Dibussi, I need not enumerate many cases which will point glaringly that contrary to the ideas circulated around on political liberalisation by the state and its sycophant, the present regime has no less resorted to the very "preventive strategies" that the old order employed(see Mbuago and Akoko, 2004).
In my days at the University of Buea, the very first psychological reflection that one has on entering the campus for the first time is of fear. Yes sheer fear. The geneal atmosphere was one to tell you without anyone telling you, that there were things you could talk about and things you could not, that there were people you could talk about and others you dare not mention. In short, the very prescription of Fonlon for a university was here sold at no price. To make things worse, the university was openly divided into two camps (I mean ideologically), between the many barons of the regime under the cloak of intellectuals and those two people considered as pariah: the most incisive and torrentious Bate Besong in the Faculty of Arts and the calm and pragmatic Johnny Fonyam of the Department of Law. These two in their own different ways were the only two who defied these gluttons in the administration and dared the regime in Etoudi.However, these two had different truths in focus, the former as a social and literary critique was crying for a marriage turned sour between the ever domineering French speaking majority and and the suppressed English speaking people of the erstwhile Southern Cameroon and other broad neo-patrimonial ills; the latter was bemoaning a social and political asphyxiatiation of teachers within Cameroonian uniiversities and the University of Buea in praticular, in his capacity as President of the National University Teachers Trade Union for the Buea chapter.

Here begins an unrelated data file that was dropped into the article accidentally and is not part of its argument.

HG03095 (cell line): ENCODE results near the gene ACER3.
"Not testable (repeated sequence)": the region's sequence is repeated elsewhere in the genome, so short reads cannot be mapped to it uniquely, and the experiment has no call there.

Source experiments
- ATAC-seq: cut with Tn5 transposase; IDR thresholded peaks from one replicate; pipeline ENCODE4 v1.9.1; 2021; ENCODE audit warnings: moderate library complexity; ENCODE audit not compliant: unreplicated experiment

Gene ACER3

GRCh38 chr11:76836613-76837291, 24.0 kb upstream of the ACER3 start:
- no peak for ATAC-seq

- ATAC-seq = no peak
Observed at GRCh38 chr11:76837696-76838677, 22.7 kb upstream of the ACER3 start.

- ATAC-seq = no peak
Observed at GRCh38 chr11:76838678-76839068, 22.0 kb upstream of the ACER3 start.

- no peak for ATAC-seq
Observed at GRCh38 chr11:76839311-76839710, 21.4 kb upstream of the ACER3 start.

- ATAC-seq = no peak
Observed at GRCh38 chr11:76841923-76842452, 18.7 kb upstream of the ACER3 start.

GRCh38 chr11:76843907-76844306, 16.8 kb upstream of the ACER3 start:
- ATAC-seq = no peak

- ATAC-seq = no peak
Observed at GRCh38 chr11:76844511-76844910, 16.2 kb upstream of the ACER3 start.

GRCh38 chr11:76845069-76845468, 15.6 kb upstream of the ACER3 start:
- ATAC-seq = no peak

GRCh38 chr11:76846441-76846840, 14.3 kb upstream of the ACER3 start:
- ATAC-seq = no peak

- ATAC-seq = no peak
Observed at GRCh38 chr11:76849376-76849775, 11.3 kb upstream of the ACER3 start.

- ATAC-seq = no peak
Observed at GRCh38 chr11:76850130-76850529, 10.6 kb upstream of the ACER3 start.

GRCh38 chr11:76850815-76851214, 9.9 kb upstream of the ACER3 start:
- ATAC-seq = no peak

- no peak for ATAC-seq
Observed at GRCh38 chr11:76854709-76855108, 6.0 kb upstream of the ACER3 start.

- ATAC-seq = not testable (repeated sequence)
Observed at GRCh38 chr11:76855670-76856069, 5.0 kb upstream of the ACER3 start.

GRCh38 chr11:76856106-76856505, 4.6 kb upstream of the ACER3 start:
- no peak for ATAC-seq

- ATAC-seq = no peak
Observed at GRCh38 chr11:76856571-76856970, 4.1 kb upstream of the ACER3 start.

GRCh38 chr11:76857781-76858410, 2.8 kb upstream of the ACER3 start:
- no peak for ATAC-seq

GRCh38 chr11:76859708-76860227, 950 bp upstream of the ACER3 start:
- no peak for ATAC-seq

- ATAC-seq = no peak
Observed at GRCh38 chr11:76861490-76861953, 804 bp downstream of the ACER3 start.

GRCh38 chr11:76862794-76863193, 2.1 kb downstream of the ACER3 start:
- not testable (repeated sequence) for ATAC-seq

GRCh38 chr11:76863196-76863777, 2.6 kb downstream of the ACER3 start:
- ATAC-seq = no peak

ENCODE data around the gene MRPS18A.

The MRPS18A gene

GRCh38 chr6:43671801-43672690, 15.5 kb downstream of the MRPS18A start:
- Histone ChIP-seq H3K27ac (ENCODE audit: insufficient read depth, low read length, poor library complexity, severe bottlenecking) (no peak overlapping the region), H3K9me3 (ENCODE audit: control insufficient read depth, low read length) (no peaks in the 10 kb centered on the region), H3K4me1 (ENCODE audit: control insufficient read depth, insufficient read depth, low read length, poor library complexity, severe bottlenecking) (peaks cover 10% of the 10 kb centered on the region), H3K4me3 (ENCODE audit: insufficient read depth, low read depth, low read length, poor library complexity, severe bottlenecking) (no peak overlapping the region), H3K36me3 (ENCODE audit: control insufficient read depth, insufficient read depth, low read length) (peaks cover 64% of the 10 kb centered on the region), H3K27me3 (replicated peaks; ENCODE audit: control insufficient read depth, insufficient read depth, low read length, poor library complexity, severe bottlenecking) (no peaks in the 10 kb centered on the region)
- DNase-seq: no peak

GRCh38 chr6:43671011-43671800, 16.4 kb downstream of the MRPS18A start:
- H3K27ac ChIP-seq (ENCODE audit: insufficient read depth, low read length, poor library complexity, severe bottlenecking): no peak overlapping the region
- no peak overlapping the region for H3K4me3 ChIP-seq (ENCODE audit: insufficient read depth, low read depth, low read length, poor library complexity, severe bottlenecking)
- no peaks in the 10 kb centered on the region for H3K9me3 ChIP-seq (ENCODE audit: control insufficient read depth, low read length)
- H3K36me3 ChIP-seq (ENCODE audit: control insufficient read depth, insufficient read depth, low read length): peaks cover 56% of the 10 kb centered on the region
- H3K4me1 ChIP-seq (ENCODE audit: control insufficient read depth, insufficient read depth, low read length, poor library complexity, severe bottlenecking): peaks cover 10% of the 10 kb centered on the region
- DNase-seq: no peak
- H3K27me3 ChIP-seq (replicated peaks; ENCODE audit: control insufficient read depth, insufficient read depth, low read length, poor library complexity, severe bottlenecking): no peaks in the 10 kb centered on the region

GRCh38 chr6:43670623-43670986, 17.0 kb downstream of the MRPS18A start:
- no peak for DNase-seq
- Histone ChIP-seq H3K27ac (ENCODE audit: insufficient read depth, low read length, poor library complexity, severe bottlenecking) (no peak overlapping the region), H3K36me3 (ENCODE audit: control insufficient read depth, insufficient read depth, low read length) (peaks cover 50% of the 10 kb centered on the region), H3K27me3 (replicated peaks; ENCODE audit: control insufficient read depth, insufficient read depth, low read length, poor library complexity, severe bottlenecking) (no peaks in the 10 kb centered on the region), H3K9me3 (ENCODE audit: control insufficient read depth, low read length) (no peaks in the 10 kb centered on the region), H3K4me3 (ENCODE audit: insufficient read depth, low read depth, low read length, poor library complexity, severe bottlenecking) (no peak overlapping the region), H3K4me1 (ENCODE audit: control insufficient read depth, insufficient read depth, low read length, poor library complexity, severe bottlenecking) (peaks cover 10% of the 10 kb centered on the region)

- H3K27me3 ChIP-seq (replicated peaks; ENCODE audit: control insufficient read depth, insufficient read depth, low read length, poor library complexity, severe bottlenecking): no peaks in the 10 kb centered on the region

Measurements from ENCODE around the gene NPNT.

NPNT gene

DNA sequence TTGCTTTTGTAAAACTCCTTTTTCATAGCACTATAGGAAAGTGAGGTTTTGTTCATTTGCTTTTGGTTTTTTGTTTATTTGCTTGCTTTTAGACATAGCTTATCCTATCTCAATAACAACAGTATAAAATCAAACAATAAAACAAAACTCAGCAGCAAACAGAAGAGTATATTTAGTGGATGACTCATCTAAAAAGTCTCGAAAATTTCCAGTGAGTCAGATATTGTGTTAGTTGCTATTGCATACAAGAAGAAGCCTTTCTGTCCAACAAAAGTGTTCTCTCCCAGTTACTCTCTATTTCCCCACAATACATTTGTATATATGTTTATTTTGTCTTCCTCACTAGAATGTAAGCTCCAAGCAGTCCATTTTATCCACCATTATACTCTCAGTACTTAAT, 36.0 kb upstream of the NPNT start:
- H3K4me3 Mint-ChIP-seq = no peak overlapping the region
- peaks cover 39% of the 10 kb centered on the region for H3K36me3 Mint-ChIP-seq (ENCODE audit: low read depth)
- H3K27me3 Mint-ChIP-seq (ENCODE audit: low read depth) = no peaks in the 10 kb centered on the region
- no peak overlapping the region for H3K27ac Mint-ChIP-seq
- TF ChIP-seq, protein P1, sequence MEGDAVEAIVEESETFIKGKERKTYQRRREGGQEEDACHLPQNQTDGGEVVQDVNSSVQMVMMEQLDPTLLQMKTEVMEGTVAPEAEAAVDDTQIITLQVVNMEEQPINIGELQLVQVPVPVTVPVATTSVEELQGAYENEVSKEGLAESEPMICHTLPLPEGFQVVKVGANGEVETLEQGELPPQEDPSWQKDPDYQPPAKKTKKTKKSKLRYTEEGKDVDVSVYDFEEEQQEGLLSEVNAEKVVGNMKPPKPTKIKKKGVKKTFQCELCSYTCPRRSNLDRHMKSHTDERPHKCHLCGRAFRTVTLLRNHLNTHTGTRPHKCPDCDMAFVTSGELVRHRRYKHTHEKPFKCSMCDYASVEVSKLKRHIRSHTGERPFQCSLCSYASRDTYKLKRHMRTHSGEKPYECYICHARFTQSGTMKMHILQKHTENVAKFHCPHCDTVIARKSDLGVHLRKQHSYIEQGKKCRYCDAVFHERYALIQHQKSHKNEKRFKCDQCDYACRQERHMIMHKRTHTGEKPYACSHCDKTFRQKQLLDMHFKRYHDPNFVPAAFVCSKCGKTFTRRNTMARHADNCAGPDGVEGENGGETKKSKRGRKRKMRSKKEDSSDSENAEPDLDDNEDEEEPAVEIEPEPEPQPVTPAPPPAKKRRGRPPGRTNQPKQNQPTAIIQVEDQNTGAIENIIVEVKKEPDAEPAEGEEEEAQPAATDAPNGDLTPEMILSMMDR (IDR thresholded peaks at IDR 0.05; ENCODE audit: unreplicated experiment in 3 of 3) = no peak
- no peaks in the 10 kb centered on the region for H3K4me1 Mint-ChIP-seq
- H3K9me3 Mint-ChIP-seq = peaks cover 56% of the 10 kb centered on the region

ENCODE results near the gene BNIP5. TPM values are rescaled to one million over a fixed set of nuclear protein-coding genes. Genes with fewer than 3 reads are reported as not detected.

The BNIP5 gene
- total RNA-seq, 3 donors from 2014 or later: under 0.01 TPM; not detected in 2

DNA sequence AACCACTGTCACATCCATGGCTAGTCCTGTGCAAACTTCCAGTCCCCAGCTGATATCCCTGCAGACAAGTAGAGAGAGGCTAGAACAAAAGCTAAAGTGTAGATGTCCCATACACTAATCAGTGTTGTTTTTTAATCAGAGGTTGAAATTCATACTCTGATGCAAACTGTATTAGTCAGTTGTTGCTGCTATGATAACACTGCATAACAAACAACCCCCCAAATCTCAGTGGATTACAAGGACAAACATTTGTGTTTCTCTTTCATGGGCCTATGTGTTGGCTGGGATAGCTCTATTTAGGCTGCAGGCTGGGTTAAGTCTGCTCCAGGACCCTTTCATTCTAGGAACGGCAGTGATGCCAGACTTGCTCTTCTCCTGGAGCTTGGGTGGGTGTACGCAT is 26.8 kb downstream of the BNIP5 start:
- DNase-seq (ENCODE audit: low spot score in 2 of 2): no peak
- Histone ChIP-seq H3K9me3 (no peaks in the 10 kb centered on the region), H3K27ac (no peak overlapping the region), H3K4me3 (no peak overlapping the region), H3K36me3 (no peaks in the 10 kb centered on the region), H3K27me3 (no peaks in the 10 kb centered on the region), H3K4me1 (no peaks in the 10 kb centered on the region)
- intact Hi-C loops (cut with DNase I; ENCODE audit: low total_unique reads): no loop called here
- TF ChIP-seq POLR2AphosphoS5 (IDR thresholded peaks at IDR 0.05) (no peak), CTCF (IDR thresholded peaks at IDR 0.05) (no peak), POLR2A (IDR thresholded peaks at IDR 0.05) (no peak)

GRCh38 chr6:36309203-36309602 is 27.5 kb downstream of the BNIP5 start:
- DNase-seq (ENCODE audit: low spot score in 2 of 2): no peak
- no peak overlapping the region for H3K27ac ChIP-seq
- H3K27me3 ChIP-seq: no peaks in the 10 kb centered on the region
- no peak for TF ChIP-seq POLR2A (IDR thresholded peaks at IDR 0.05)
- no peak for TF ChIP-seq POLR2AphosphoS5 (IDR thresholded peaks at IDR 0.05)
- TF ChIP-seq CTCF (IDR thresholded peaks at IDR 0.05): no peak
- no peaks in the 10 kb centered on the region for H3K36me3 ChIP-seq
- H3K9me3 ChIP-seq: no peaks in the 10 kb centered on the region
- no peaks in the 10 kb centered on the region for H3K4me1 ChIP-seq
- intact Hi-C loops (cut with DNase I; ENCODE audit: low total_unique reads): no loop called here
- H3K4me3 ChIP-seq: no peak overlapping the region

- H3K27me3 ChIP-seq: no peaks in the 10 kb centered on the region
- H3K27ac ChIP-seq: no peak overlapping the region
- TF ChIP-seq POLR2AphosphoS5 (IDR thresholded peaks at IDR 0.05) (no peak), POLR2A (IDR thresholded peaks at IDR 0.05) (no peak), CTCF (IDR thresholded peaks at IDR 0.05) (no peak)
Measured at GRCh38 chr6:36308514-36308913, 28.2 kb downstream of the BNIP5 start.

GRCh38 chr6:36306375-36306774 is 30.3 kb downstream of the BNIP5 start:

During period of intense political activities such as elections, all these university administrators abandoned offices for their village and regional bases (in reflection to Murungi's argument). But they enganged the political and social process merely in approval of all actions from the regime and went to any length to call any dissident to order, never making objective assessment of regime actions vis-a-vis the society.
Ask me about all the other lecturers in between these two camps? To answer you, here is a picture painted by a newspaper article about the university of Buea: